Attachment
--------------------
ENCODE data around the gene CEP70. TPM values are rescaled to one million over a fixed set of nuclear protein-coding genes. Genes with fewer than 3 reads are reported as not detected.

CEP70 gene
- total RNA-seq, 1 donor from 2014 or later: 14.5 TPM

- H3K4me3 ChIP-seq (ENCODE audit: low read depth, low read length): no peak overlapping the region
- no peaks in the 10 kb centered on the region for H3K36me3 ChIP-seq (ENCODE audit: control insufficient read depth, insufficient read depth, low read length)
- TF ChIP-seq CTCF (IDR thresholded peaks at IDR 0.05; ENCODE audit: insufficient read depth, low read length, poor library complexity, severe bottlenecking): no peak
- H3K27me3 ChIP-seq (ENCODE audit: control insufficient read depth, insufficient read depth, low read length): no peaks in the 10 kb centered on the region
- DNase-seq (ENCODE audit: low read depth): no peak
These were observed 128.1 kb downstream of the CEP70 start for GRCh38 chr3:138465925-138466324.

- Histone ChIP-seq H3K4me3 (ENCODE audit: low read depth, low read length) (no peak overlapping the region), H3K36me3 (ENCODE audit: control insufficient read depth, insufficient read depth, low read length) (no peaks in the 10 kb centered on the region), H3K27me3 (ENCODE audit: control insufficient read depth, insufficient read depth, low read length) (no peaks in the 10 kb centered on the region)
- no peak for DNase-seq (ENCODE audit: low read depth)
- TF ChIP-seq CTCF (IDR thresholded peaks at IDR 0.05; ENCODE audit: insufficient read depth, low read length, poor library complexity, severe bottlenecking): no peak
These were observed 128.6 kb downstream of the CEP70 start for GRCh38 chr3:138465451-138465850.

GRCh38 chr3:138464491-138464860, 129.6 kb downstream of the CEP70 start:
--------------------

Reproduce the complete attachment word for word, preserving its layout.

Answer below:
ENCODE data around the gene CEP70. TPM values are rescaled to one million over a fixed set of nuclear protein-coding genes. Genes with fewer than 3 reads are reported as not detected.

CEP70 gene
- total RNA-seq, 1 donor from 2014 or later: 14.5 TPM

- H3K4me3 ChIP-seq (ENCODE audit: low read depth, low read length): no peak overlapping the region
- no peaks in the 10 kb centered on the region for H3K36me3 ChIP-seq (ENCODE audit: control insufficient read depth, insufficient read depth, low read length)
- TF ChIP-seq CTCF (IDR thresholded peaks at IDR 0.05; ENCODE audit: insufficient read depth, low read length, poor library complexity, severe bottlenecking): no peak
- H3K27me3 ChIP-seq (ENCODE audit: control insufficient read depth, insufficient read depth, low read length): no peaks in the 10 kb centered on the region
- DNase-seq (ENCODE audit: low read depth): no peak
These were observed 128.1 kb downstream of the CEP70 start for GRCh38 chr3:138465925-138466324.

- Histone ChIP-seq H3K4me3 (ENCODE audit: low read depth, low read length) (no peak overlapping the region), H3K36me3 (ENCODE audit: control insufficient read depth, insufficient read depth, low read length) (no peaks in the 10 kb centered on the region), H3K27me3 (ENCODE audit: control insufficient read depth, insufficient read depth, low read length) (no peaks in the 10 kb centered on the region)
- no peak for DNase-seq (ENCODE audit: low read depth)
- TF ChIP-seq CTCF (IDR thresholded peaks at IDR 0.05; ENCODE audit: insufficient read depth, low read length, poor library complexity, severe bottlenecking): no peak
These were observed 128.6 kb downstream of the CEP70 start for GRCh38 chr3:138465451-138465850.

GRCh38 chr3:138464491-138464860, 129.6 kb downstream of the CEP70 start: